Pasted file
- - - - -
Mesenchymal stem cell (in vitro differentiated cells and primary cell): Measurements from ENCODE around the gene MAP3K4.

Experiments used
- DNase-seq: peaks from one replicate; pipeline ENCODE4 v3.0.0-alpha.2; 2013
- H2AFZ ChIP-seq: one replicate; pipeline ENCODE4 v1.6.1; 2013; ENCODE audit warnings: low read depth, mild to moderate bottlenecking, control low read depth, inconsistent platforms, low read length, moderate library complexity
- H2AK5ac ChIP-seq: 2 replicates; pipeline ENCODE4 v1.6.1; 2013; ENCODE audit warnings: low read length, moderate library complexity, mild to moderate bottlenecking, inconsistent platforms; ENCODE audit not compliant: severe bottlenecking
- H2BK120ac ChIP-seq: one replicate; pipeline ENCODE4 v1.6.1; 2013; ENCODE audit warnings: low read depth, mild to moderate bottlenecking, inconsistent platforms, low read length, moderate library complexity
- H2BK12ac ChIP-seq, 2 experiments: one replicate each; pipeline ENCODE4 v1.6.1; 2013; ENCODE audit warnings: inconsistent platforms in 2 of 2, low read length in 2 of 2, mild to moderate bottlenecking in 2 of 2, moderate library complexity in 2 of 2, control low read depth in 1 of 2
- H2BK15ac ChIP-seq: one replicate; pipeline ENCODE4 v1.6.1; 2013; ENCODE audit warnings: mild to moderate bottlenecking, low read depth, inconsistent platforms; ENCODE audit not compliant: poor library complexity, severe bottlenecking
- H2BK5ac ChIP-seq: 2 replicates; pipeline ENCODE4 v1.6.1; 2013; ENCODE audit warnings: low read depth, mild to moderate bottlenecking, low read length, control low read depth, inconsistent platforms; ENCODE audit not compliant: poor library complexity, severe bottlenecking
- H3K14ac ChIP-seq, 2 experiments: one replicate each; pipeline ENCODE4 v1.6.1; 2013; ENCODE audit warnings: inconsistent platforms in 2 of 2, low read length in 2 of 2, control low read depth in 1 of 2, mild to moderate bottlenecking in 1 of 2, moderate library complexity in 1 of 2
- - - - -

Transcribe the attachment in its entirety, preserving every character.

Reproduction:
Mesenchymal stem cell (in vitro differentiated cells and primary cell): Measurements from ENCODE around the gene MAP3K4.

Experiments used
- DNase-seq: peaks from one replicate; pipeline ENCODE4 v3.0.0-alpha.2; 2013
- H2AFZ ChIP-seq: one replicate; pipeline ENCODE4 v1.6.1; 2013; ENCODE audit warnings: low read depth, mild to moderate bottlenecking, control low read depth, inconsistent platforms, low read length, moderate library complexity
- H2AK5ac ChIP-seq: 2 replicates; pipeline ENCODE4 v1.6.1; 2013; ENCODE audit warnings: low read length, moderate library complexity, mild to moderate bottlenecking, inconsistent platforms; ENCODE audit not compliant: severe bottlenecking
- H2BK120ac ChIP-seq: one replicate; pipeline ENCODE4 v1.6.1; 2013; ENCODE audit warnings: low read depth, mild to moderate bottlenecking, inconsistent platforms, low read length, moderate library complexity
- H2BK12ac ChIP-seq, 2 experiments: one replicate each; pipeline ENCODE4 v1.6.1; 2013; ENCODE audit warnings: inconsistent platforms in 2 of 2, low read length in 2 of 2, mild to moderate bottlenecking in 2 of 2, moderate library complexity in 2 of 2, control low read depth in 1 of 2
- H2BK15ac ChIP-seq: one replicate; pipeline ENCODE4 v1.6.1; 2013; ENCODE audit warnings: mild to moderate bottlenecking, low read depth, inconsistent platforms; ENCODE audit not compliant: poor library complexity, severe bottlenecking
- H2BK5ac ChIP-seq: 2 replicates; pipeline ENCODE4 v1.6.1; 2013; ENCODE audit warnings: low read depth, mild to moderate bottlenecking, low read length, control low read depth, inconsistent platforms; ENCODE audit not compliant: poor library complexity, severe bottlenecking
- H3K14ac ChIP-seq, 2 experiments: one replicate each; pipeline ENCODE4 v1.6.1; 2013; ENCODE audit warnings: inconsistent platforms in 2 of 2, low read length in 2 of 2, control low read depth in 1 of 2, mild to moderate bottlenecking in 1 of 2, moderate library complexity in 1 of 2